5/14 Forever: What’s Wrong With North Carolina? Legal Sports Betting Dies In House Vote

Since the Supreme Court revoked its federal ban on sports gambling with the May 14, 2018 decision in New Jersey vs. NCAA, momentum has grown in North Carolina to legalize sports betting statewide. 

Last week that effort reached a fever pitch, as North Carolina representatives conducted a series of dramatic votes on a pair of bills, passage of which would have legalized sports gambling across the state. 

Unfortunately for gambling proponents, the effort ultimately failed, and sports betting in North Carolina remains illegal.

Dead in the water. Back to square one... But for how much longer?  

Dimers.com contributor Mac Douglass digs into what went wrong, why and what hope there is for the future of legal sports betting in the Tar Heel State.

 

How Sports Betting Died in North Carolina

To understand what unfolded in the North Carolina state legislature on Wednesday, June 22, one must first understand there were two bills on which state legislators voted. Passage of both would have been required to legalize some form of sports gambling in the state. 

While one of these bills, SB 38, did in fact pass the House vote by a 51–50 margin, that bill’s predecessor, SB 688, lost by the same 51–50 tally, rendering the passage of SB 38 meaningless, and resulting in a rude halt to the aforementioned momentum.    

North Carolina Senate Bill 688  

The effort to bring sports gambling to North Carolina began with SB (Senate Bill) 688, a wide-ranging proposal, which, in its original form, would have legalized gambling on professional, collegiate, amateur, and electronic sports. But the specifics of SB 688 faced opposition long before the underlying legislation came to a vote. 

This led to the creation of an accompanying bill, SB 38, which consisted entirely of amendments and revisions to SB 688, and existed purely to address the objections of SB 688’s detractors. The advent of SB 38 did appear as though it would pave the way for legalization. Prior to Wednesday’s House vote, the North Carolina Senate passed SB 688, bolstering optimism the bill could succeed in the House as well.

That hope gave way to crushing disappointment when, instead, SB 688 failed by a single vote. 

SB Bill 38 

As stated, SB 38 owed its existence to its parent bill, SB 688, as the former consisted entirely of amendments and revisions that represented compromises with lawmakers who objected to the original proposal. 

For this reason, SB 38’s victory in the North Carolina House was hollow — neither bill could become law without the other — and with SB 688’s loss, legalized sports gambling in North Carolina was officially dead in the water… at least for now.

With that in mind, one may be tempted to believe an autopsy of SB 38 is redundant. 

The reality, however, is examining the bill’s contents provide crucial information on the attitudes of state legislators, and the potential path to future legalization. While the points below outline several of the most notable differences between SB 688 and SB 38, to fully comprehend the scope of the changes, one should review the language of SB 38 itself. 

  • Removal of collegiate and amateur sports—Amongst the most talked about alterations from SB 688 to SB 38 was the removal of collegiate and amateur sports, which left only professional sports, electronic sports, and “Any other event approved by the Commission,” on the list of activities eligible for gambling. This would have been a dramatic change anywhere, but was particularly noteworthy in the Tar Heel State, where collegiate sports, such as those played by the aptly named University of North Carolina Tar Heels, are massively popular.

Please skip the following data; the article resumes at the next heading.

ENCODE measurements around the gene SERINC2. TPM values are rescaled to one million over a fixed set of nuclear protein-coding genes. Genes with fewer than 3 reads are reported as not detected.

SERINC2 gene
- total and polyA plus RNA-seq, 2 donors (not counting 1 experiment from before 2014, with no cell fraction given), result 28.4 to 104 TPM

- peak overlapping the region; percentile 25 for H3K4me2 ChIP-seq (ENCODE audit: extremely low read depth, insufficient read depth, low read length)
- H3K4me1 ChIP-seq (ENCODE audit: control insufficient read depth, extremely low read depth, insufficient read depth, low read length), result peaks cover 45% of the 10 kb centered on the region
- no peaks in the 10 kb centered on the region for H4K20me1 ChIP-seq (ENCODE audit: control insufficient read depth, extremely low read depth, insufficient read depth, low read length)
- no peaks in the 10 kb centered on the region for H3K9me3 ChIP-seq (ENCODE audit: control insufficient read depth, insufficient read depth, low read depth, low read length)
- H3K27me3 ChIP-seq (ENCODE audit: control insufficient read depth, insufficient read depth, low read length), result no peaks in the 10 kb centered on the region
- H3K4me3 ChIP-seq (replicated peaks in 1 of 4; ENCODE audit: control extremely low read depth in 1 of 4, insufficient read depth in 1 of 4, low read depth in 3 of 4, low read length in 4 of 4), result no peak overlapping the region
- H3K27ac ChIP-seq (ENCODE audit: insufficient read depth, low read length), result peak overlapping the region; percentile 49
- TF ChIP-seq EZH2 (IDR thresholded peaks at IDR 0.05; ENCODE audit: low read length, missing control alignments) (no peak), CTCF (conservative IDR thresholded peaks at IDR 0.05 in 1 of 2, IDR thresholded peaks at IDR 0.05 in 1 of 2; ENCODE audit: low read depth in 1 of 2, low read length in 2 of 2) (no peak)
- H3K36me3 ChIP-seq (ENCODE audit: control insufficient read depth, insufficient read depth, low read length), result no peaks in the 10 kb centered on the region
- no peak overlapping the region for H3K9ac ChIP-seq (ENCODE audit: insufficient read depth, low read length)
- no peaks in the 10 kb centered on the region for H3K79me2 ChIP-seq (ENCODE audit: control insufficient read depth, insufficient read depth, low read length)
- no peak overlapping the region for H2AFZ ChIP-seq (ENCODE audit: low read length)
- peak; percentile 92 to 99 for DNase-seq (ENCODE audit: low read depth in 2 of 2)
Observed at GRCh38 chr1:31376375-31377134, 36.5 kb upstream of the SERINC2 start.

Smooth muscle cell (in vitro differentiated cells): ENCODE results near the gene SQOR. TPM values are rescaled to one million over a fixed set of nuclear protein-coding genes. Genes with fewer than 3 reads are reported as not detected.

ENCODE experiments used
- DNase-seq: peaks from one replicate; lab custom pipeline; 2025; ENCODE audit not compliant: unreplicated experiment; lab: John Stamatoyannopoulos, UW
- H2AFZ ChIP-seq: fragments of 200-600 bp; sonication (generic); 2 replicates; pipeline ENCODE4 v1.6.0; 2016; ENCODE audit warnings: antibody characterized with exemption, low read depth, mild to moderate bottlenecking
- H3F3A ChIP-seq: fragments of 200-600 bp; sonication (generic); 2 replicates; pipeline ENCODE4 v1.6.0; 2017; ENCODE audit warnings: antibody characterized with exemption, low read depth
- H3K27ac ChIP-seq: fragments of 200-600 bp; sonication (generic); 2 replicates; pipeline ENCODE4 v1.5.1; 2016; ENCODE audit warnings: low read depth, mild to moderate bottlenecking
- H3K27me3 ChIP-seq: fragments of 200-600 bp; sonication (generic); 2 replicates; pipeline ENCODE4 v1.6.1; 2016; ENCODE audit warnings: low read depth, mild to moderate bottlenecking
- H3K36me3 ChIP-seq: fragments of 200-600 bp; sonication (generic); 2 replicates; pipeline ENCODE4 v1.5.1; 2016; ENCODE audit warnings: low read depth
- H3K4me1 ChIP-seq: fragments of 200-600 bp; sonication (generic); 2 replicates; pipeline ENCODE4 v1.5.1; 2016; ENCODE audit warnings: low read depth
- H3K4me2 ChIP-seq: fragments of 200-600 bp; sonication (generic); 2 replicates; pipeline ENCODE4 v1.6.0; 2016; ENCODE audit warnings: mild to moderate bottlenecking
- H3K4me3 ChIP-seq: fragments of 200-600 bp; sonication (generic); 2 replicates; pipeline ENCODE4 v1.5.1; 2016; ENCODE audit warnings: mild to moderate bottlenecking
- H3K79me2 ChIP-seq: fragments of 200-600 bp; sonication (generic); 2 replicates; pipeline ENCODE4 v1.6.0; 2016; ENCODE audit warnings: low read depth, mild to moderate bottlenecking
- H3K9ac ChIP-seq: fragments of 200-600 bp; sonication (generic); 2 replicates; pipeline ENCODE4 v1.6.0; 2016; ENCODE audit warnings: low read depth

• Higher taxes and costlier licenses—Given the enormous economic impact of sports gambling on state revenue, it’s no surprise the debate revolved largely around the financials. For example, in its original form, SB 688 would have taxed gambling revenue at 8%, whereas SB 38 increased that rate to 14%. Likewise, under SB 688, institutions approved for sports wagering licenses would have been charged $500,000 each, whereas SB 38 doubled that cost to $1,000,000 per license.    

What happens next for Sports Betting in North Carolina? 

More than a week after the fateful House votes, there remains no definitive answer as to when North Carolina will come out of the dark ages on sports betting. 

On the one hand, the extraordinarily narrow defeat of SB 688, and the passage of SB 38, seem to be cause for optimism, as does Governor Roy Cooper’s general support for introducing sports gambling (and its accompanying revenue) to North Carolina. 

On the other hand, after SB 688’s defeat in House, the bill proceeded to lose yet another vote, which would have sent it back to the Rules, Calendars, and Operations committee for further debate. 

This suggests legal sports gambling is doomed to remain on ice in North Carolina; at least until the current legislative session ends with November’s elections. After that, and depending on the results, re-worked, or perhaps brand new legislation could re-enter the fray, with a reasonable likelihood of success. 

For those eager to place legal sports bets in North Carolina, there is no sugar-coating last week’s failure. It was an undeniable setback, with no clear path to redemption. 

Then again, given the excruciatingly narrow margin of SB 688’s defeat, the promise of enormous revenue if and when sports gambling is legalized, and the fact sports gambling has already been legalized in neighboring states Virginia and Tennessee, it’s reasonable to suspect a similar outcome in North Carolina is only a matter of time. 

We’ll just have to wait and see how much. 

Why not celebrate 5/14 Forever — and that you don't live in North Carolina — by securing yourself 5 $100 risk-free bets from PointsBet? Claim them ➡️ here ⬅️.

 

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